Have you tried new the Independent Digital Edition apps?
Arts and Entertainment

ebooksNow available in paperback
Arts and Entertainment

ebooks
News
Shenaz Treasurywala
film
News
tv
Arts and Entertainment
Jason Watkins as Christopher Jefferies
tv
Arts and Entertainment
Star Wars Director JJ Abrams: key character's names have been revealed
film
Arts and Entertainment
Pharrell Williams won two BBC Music Awards for Best Song and International Artist
music
Arts and Entertainment
Mark, Katie and Sanjay in The Apprentice boardroom
TV
Arts and Entertainment

Film The critics but sneer but these unfashionable festive films are our favourites

Arts and Entertainment
Frances O'Connor and James Nesbitt in 'The Missing'

TV We're so close to knowing what happened to Oliver Hughes, but a last-minute bluff crushes expectations

Arts and Entertainment
Joey Essex will be hitting the slopes for series two of The Jump

TV

Who is taking the plunge?
Arts and Entertainment
Katy Perry as an Ancient Egyptian princess in her latest music video for 'Dark Horse'

music
Arts and Entertainment
Dame Judi Dench, as M in Skyfall

film
Arts and Entertainment
Morrissey, 1988

TV
Latest stories from i100
Have you tried new the Independent Digital Edition apps?

ES Rentals

    Independent Dating
    and  

    By clicking 'Search' you
    are agreeing to our
    Terms of Use.

    Isis in Iraq: Yazidi girls killing themselves to escape rape and imprisonment by militants

    'Jilan killed herself in the bathroom. She cut her wrists and hanged herself'

    Yazidi girls killing themselves to escape rape and imprisonment
    Ed Balls interview: 'If I think about the deficit when I'm playing the piano, it all goes wrong'

    Ed Balls interview

    'If I think about the deficit when I'm playing the piano, it all goes wrong'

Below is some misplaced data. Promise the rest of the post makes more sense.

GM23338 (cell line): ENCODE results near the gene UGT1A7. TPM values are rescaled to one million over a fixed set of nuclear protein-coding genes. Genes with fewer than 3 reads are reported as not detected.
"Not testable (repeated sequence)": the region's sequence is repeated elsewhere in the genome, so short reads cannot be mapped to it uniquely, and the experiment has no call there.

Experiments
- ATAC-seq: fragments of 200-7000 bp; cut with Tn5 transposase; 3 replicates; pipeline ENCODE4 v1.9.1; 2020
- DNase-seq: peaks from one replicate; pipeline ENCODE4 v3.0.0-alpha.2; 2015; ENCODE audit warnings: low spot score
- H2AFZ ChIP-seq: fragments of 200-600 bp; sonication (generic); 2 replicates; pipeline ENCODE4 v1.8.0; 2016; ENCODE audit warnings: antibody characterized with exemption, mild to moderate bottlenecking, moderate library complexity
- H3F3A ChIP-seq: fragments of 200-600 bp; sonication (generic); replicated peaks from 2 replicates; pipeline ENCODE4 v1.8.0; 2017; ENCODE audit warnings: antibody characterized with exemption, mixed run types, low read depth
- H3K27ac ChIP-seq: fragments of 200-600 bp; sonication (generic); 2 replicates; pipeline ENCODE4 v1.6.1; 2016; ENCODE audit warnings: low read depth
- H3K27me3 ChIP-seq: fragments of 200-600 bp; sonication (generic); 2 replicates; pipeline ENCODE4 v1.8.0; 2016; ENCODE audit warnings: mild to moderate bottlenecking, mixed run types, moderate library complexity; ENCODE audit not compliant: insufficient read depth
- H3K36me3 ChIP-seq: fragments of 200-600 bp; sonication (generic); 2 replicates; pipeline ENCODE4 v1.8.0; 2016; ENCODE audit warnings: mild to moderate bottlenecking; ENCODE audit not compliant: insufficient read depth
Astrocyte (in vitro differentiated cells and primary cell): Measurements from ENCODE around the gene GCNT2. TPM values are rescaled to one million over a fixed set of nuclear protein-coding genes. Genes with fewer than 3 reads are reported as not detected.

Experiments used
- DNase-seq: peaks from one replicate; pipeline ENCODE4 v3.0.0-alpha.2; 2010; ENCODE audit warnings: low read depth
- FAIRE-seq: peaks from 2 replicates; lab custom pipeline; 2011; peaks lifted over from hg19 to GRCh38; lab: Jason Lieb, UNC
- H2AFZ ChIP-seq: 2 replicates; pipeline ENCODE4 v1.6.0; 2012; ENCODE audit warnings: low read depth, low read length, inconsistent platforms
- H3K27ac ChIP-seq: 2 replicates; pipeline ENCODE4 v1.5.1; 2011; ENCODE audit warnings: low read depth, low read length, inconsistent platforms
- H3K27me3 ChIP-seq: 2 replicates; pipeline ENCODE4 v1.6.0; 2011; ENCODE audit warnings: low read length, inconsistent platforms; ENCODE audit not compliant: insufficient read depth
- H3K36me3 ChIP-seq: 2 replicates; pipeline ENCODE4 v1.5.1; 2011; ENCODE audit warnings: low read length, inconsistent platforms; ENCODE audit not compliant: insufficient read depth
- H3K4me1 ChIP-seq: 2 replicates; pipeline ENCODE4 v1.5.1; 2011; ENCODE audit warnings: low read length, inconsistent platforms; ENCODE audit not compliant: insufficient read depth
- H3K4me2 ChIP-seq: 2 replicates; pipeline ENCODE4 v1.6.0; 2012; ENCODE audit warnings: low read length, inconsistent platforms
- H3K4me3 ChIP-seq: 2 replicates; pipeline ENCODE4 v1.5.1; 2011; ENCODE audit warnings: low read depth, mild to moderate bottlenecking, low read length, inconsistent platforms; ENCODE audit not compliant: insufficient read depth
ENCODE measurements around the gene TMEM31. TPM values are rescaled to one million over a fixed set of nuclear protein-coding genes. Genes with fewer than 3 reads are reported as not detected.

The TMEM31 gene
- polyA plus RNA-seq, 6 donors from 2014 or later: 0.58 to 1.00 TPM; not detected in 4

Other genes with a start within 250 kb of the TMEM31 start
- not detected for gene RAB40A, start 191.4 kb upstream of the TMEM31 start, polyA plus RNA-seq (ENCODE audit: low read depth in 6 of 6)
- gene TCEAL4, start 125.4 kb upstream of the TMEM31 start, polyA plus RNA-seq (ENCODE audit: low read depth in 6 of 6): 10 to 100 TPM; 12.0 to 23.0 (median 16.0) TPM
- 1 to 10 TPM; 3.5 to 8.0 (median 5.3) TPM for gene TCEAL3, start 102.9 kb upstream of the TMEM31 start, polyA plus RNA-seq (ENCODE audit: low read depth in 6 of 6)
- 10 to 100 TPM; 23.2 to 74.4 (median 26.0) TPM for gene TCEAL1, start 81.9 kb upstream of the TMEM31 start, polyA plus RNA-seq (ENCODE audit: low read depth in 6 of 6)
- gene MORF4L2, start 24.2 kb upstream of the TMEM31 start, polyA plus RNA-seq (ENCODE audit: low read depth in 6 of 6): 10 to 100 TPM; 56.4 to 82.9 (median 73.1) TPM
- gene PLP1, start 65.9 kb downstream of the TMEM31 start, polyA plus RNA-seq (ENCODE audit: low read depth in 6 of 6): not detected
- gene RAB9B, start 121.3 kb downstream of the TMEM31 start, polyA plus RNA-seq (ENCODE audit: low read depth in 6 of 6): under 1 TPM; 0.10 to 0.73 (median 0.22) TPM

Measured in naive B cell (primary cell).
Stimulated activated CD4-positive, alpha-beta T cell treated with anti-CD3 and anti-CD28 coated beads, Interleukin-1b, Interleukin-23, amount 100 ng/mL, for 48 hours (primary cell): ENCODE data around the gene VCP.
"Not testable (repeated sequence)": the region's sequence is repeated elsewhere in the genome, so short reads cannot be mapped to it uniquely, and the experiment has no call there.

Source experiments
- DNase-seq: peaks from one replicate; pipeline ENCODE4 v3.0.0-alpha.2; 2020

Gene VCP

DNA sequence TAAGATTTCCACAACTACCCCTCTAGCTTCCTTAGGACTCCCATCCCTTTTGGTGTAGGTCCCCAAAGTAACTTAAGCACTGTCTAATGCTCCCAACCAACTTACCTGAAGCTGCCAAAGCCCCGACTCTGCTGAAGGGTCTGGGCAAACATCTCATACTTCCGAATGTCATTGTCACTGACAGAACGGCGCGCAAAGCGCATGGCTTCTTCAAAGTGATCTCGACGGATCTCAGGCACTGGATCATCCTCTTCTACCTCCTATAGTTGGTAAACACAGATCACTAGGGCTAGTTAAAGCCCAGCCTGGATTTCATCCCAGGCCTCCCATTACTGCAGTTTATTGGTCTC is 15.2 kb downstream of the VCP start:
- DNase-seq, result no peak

He's behind you, dude!

    US stars in UK panto

    From David Hasselhoff to Jerry Hall
    Grace Dent's Christmas Quiz: What are you – a festive curmudgeon or top of the tree?

    Grace Dent's Christmas Quiz

    What are you – a festive curmudgeon or top of the tree?
    Nasa planning to build cloud cities in airships above Venus

    Nasa planning to build cloud cities in airships above Venus

    Planet’s surface is inhospitable to humans but 30 miles above it is almost perfect
    Surrounded by high-rise flats is a little house filled with Lebanon’s history - clocks, rifles, frogmen’s uniforms and colonial helmets

    Clocks, rifles, swords, frogmen’s uniforms

    Surrounded by high-rise flats is a little house filled with Lebanon’s history
    Return to Gaza: Four months on, the wounds left by Israel's bombardment have not yet healed

    Four months after the bombardment, Gaza’s wounds are yet to heal

    Kim Sengupta is reunited with a man whose plight mirrors the suffering of the Palestinian people
    Gastric surgery: Is it really the answer to the UK's obesity epidemic?

    Is gastric surgery really the answer to the UK's obesity epidemic?

    Critics argue that it’s crazy to operate on healthy people just to stop them eating
    Homeless Veterans appeal: Christmas charity auction Part 2 - now LIVE

    Homeless Veterans appeal: Christmas charity auction

    Bid on original art, or trips of a lifetime to Africa or the 'Corrie' set, and help Homeless Veterans
    Pantomime rings the changes to welcome autistic theatre-goers

    Autism-friendly theatre

    Pantomime leads the pack in quest to welcome all
    The week Hollywood got scared and had to grow up a bit

    The week Hollywood got scared and had to grow up a bit

    Sony suffered a chorus of disapproval after it withdrew 'The Interview', but it's not too late for it to take a stand, says Joan Smith
    From Widow Twankey to Mother Goose, how do the men who play panto dames get themselves ready for the performance of a lifetime?

    Panto dames: before and after

    From Widow Twankey to Mother Goose, how do the men who play panto dames get themselves ready for the performance of a lifetime?
    Thirties murder mystery novel is surprise runaway Christmas hit

    Thirties murder mystery novel is surprise runaway Christmas hit

    Booksellers say readers are turning away from dark modern thrillers and back to the golden age of crime writing
    Anne-Marie Huby: 'Charities deserve the best,' says founder of JustGiving

    Anne-Marie Huby: 'Charities deserve the best'

    Ten million of us have used the JustGiving website to donate to good causes. Its co-founder says that being dynamic is as important as being kind
    The botanist who hunts for giant trees at Kew Gardens

    The man who hunts giants

    A Kew Gardens botanist has found 25 new large tree species - and he's sure there are more out there